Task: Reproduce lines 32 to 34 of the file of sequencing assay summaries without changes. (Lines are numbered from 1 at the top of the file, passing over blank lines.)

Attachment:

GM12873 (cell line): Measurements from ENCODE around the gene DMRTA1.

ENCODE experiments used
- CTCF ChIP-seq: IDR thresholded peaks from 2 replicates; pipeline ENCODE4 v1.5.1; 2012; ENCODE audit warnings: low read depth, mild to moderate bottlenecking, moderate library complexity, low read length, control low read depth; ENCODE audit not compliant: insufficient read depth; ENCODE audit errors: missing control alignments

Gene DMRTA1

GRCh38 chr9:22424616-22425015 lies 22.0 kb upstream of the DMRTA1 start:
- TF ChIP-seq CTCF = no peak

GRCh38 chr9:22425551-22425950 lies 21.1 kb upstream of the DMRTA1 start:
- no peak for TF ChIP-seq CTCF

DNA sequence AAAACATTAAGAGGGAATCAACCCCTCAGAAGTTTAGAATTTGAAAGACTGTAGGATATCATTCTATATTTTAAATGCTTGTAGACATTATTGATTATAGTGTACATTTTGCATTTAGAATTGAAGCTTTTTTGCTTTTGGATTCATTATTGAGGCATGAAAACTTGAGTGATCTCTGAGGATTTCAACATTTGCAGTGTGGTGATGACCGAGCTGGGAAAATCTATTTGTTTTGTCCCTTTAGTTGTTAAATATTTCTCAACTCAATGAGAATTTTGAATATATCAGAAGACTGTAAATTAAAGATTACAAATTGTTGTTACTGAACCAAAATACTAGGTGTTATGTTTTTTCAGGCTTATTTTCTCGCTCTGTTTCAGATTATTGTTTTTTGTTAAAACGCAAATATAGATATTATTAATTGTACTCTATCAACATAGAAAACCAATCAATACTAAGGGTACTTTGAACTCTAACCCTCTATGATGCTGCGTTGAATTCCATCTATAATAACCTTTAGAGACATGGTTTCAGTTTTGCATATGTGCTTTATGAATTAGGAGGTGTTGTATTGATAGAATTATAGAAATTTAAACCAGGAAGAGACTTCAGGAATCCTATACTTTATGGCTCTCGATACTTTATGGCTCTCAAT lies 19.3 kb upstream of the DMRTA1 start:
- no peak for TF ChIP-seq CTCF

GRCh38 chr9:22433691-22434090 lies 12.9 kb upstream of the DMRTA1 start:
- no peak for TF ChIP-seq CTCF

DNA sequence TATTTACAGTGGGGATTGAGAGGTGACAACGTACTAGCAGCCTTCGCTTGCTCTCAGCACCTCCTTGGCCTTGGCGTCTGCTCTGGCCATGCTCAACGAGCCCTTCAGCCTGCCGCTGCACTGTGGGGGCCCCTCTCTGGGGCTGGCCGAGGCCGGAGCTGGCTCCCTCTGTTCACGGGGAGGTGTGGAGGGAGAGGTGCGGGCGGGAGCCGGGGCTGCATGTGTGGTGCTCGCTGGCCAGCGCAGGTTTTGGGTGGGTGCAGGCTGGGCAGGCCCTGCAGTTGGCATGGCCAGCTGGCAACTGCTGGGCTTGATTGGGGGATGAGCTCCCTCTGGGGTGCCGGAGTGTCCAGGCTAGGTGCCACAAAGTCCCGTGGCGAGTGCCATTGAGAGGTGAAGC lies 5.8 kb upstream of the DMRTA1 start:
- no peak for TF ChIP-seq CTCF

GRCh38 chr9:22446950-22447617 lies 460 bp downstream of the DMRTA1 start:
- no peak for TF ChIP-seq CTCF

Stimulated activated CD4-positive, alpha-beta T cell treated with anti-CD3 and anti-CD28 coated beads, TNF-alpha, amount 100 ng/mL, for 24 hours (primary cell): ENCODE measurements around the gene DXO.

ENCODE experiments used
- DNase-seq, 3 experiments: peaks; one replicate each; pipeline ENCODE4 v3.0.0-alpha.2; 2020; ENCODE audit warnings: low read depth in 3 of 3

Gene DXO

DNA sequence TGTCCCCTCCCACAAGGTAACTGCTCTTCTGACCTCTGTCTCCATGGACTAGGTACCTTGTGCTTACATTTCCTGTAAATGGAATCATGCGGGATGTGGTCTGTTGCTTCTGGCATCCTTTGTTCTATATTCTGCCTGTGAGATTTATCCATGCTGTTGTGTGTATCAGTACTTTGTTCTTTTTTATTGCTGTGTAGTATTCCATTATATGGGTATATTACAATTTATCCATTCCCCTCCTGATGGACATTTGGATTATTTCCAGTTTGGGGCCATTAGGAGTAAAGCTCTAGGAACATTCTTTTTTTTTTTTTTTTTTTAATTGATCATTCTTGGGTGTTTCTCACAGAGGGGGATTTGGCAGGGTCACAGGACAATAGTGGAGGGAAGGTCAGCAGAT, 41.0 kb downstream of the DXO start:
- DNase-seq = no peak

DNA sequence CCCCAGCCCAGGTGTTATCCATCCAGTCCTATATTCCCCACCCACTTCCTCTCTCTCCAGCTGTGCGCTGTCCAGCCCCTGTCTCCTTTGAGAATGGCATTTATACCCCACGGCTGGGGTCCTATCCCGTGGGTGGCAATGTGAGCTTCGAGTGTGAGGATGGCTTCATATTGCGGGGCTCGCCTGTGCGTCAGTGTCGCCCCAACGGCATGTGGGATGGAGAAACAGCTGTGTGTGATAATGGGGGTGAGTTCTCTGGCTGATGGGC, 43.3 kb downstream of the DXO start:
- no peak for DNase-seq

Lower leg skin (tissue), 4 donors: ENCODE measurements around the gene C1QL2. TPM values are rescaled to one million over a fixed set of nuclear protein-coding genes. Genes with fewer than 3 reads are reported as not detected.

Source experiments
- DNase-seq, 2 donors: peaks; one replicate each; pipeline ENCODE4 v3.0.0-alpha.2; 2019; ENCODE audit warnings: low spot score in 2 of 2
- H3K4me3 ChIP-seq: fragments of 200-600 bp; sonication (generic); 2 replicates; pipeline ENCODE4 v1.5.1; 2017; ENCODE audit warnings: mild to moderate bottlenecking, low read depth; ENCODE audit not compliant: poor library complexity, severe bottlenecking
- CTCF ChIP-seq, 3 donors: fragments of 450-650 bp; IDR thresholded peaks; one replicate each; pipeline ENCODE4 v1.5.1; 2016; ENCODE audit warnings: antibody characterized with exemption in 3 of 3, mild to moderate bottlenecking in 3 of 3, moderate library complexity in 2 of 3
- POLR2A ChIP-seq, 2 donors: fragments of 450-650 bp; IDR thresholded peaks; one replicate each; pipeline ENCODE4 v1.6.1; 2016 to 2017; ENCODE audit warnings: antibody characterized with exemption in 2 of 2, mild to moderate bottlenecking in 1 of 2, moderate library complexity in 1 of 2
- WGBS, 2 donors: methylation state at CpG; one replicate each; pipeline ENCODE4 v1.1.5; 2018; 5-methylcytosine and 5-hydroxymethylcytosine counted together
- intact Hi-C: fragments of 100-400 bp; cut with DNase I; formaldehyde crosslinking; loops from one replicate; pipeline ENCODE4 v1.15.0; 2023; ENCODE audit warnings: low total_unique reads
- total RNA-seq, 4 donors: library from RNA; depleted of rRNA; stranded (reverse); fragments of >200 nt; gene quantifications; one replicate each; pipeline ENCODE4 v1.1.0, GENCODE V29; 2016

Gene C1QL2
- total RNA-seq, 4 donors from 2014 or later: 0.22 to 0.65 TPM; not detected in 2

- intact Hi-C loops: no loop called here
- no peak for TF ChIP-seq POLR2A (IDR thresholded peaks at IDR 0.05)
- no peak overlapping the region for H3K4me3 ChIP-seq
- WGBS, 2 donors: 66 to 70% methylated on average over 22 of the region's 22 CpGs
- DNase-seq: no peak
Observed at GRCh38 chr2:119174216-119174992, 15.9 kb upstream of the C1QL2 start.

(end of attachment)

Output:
- intact Hi-C: fragments of 100-400 bp; cut with DNase I; formaldehyde crosslinking; loops from one replicate; pipeline ENCODE4 v1.15.0; 2023; ENCODE audit warnings: low total_unique reads
- total RNA-seq, 4 donors: library from RNA; depleted of rRNA; stranded (reverse); fragments of >200 nt; gene quantifications; one replicate each; pipeline ENCODE4 v1.1.0, GENCODE V29; 2016

Gene C1QL2